The 2021 Cadillac Escalade has arrived in high style in Los Angeles during Oscars week. With no January Detroit Auto Show, there’s no better place for the next generation of Cadillac’s iconic luxury SUV to be revealed than star-studded L.A. We got to spend some time in and around the Escalade a couple weeks ago, and now we can finally tell you all about it.
As expected, the 2021 Escalade is following in the footsteps of all the other full-size GM SUVs by going with an independent rear suspension setup. Just like the Tahoe and Yukon, Cadillac is also making the next-gen magnetic shocks and new air suspension optional equipment. Engineers told us that there’s hardly any difference underneath the Escalade versus its platform stablemates, and our early impressions of the ride suggest that’s perfectly fine. Powering the new Escalade is GM’s trusty 6.2-liter V8 or the 3.0-liter turbo-diesel inline-six — both are paired with a 10-speed automatic transmission.
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We’re not surprised to see the oil-burner being offered as an option with the Escalade after it’s been tucked under the hood of the Tahoe and Yukon, but it is a significant addition to the Escalade lineup. GM has never fit a diesel engine to an Escalade before, but engineers tell us that this motor is refined enough for an Escalade buyer. We were surprised by its smoothness in the Silverado, and we’ll wager it’s even more discrete in the luxury SUV. The lovely 4.2-liter twin-turbo V8 Blackwing engine was never mentioned in Cadillac’s presentation to us. We asked, but there’s no news to be had on the Blackwing front, as Cadillac shrugged us off.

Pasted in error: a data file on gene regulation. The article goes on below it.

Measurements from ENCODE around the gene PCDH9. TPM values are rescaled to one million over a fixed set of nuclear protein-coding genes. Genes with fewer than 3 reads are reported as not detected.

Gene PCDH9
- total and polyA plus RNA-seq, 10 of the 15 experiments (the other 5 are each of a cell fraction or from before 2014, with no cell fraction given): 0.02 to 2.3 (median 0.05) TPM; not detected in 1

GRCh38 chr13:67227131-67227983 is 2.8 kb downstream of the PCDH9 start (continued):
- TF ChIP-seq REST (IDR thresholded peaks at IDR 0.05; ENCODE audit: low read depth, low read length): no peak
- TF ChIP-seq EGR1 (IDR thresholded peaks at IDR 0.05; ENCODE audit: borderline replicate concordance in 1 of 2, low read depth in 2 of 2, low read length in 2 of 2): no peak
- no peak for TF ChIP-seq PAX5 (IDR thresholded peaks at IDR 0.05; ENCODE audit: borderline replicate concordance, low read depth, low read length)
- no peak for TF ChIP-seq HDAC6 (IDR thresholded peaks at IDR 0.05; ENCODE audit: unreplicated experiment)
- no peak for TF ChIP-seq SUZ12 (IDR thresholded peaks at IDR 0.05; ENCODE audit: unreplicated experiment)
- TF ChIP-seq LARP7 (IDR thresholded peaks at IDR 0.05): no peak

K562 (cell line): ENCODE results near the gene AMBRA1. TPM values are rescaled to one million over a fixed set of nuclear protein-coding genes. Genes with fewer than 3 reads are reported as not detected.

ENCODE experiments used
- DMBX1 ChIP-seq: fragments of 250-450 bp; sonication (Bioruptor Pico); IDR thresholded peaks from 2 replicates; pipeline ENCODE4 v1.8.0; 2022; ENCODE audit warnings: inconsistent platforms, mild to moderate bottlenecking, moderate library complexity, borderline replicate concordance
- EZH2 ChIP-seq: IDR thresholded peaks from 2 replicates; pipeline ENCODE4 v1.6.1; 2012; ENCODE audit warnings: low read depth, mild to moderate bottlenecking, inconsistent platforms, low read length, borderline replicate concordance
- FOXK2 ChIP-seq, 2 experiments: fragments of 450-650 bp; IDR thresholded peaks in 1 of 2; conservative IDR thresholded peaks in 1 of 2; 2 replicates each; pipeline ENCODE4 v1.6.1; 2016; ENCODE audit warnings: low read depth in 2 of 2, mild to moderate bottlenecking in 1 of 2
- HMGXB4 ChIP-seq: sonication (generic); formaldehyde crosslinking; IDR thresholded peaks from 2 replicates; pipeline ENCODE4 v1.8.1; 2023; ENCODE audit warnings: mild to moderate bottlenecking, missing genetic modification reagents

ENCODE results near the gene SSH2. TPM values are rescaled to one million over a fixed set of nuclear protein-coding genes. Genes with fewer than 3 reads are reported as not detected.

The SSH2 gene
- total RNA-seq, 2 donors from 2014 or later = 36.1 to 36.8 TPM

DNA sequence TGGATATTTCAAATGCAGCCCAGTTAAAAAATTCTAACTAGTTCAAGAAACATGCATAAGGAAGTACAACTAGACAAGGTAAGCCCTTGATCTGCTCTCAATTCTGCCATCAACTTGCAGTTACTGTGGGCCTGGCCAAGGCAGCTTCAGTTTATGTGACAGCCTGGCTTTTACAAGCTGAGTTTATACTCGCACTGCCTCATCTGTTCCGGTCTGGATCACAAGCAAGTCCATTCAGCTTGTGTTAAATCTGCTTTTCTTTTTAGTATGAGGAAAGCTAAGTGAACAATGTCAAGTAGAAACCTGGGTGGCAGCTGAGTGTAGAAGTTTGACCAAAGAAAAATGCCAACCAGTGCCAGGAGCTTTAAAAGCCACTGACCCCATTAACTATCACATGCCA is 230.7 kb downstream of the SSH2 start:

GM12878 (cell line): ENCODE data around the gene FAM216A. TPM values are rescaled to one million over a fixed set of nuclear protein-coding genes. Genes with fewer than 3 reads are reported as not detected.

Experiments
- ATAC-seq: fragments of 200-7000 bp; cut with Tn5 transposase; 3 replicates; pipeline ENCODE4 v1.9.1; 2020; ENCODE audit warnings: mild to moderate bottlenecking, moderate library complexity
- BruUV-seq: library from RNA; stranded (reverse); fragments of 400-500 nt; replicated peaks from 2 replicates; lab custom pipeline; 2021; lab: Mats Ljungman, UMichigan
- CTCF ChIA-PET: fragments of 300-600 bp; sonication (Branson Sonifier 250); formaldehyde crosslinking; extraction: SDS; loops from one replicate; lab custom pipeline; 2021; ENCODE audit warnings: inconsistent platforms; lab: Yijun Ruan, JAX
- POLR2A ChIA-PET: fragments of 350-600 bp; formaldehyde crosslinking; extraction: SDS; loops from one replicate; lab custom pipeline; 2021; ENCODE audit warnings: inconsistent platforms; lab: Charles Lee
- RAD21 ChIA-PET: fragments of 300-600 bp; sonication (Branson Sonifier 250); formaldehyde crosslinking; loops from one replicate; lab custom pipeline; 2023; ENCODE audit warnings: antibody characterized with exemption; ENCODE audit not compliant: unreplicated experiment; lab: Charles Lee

Arguably, the most important aspect of the new Escalade is its interior. When the redesigned Lincoln Navigator came out, it made the aging Escalade look like a boring dinosaur. Cadillac knew this interior had to be extraordinary to compete, and it’s taken an interesting approach.
Do you recall the Cadillac Escala concept? If so, that’s exactly what Cadillac has done with the Escalade’s interior. The tri-screen layout of the Escala’s concept dash has been translated into a final production design, and it looks spectacular in person. The main infotainment screen comes in at 16.9 inches; the digital instrument cluster is 14.2 inches, and the third screen off to the left of the cluster measures 7.2 inches. The screens themselves are unique and special in the automotive industry — Cadillac is using curved OLED displays. We’ve seen this kind of tech implemented in TVs, phones and other devices, but never for a car’s infotainment system before. Our first impressions: The screens are gorgeous, and the tech is more than just a gimmick.
As for the rest of the interior, it’s solid but not mind blowing. Only the carpeting and headliner are shared with the other GM full-size SUVs. The rest is all Cadillac. Instead of the push-button shifters on the Tahoe and Yukon, the Escalade features a joystick-style gear selector reminiscent of other Cadillacs. GM also made it clear that it thinks physical buttons are extremely important, making hard controls for the climate controls span horizontally across the dash. There are a number of leather colors, quilting and perforations you can choose from, but our favorite is one called “Gideon Whisper Beige” that features woven fabric integrated with leather throughout. It reminds us of Volvo’s fabrics used on its interiors, and it both looks and feels luxurious.